In a letter to FDIC-supervised banks, the agency highlighted the basic risks of
extending credit to consumers with incomplete or tarnished credit records who are unable
to obtain traditional financing. A number of financial institutions involved in
"subprime lending" were not properly assessing or con-trolling the risks and
were suffering substantial losses, damaging some institutions' overall financial
condition. The FDIC outlined general controls believed necessary to effectively manage
those risks. (click here)
The Federal Financial Institutions Examination Council issued guidance on the activities
necessary for insured financial institutions to make computer systems capable of
recognizing dates in the Year 2000 and beyond. Most computers store dates with only the
last two digits and cannot distinguish 2000 from 1900. Unless bank computer systems are
corrected, institutions face substantial risks from faulty accounting and recordkeeping to
system shutdown. (click
Andrew C. Hove, Jr., became
Acting Chairman of the FDIC for
the third time, succeeding Ricki
Helfer, who left the Corporation
after more than two and a half
years in the agencys top job.
Acting Chairman Hove told Congress that FDIC-supervised banks are generally aware they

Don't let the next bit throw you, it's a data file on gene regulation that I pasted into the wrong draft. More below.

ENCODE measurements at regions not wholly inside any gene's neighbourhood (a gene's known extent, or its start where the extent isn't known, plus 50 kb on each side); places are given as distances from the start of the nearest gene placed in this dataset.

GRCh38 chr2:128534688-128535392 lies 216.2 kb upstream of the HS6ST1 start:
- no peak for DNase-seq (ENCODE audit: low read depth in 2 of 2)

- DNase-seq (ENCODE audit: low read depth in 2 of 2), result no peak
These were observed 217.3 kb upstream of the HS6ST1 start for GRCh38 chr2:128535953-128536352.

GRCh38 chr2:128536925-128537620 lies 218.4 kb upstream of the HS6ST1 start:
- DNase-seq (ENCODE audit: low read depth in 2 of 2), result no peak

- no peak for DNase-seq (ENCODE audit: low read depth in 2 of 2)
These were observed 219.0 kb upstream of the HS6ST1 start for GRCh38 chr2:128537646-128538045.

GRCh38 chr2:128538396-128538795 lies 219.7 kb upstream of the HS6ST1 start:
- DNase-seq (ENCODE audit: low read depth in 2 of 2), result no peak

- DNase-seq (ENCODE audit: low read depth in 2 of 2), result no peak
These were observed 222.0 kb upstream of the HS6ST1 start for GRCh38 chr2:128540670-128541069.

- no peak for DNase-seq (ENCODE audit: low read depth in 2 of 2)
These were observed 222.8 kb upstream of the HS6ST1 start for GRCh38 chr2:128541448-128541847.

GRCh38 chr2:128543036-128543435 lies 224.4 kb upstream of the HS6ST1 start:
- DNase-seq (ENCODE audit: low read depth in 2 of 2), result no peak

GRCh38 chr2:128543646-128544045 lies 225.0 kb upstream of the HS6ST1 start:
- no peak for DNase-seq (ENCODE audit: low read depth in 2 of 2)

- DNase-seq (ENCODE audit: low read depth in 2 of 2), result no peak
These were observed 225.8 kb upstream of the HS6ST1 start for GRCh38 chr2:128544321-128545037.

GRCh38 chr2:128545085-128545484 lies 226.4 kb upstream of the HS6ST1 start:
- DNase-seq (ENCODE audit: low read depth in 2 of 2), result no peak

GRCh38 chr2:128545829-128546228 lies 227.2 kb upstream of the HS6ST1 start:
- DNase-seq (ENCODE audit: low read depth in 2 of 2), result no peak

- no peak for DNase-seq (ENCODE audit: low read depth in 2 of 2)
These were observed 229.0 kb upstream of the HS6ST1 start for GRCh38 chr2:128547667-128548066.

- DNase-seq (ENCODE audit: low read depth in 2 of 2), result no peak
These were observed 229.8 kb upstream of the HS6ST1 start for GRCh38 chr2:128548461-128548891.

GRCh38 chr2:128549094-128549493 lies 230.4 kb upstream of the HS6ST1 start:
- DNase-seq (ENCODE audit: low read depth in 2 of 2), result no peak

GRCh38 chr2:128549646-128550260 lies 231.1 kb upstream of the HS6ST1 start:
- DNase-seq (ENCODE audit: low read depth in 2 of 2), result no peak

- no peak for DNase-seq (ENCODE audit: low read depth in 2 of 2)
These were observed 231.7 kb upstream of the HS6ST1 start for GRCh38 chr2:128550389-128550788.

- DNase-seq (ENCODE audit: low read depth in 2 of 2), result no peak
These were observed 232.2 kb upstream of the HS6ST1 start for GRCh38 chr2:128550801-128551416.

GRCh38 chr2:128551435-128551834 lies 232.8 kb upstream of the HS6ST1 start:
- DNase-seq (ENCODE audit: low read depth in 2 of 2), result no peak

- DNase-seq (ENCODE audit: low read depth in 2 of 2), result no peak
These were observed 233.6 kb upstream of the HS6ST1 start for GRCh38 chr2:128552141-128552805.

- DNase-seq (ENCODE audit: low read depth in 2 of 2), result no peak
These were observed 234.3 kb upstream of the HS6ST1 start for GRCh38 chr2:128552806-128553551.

face serious disruptions if their computer systems are not modified to handle transactions
starting January 1,2000. However, senior management and outside directors
may not have the in-depth technical knowledge to appreciate the extent
of the risks posed by Year 2000 noncompliance. The FDIC is monitoring the situation closely
and will take supervisory action, including enforcement action, if banks do not address the
problem, Mr. Hove reported.
The FDIC and the Office of Thrift Supervision teamed up to provide bank branch data on the
Internet. With the new "Bank/Thrift Deposit Inquiry" service, this information
is available to the public in one place for the first time.
The FDIC and the Georgia Department of Banking and Finance jointly issued cease and desist
orders against three affiliated Georgia banks in the government's first enforcement
actions to address Year 2000 compliance in the banking industry.
The first BIF-insured institution failed in the U.S. since August 1996. This was the only
bank failure in 1997. No SAIF-insured institution failed during the year.
The Board approved a 1998 budget of $1.36 billion for the agency, $255 million (16
percent) less than the amount planned for 1997.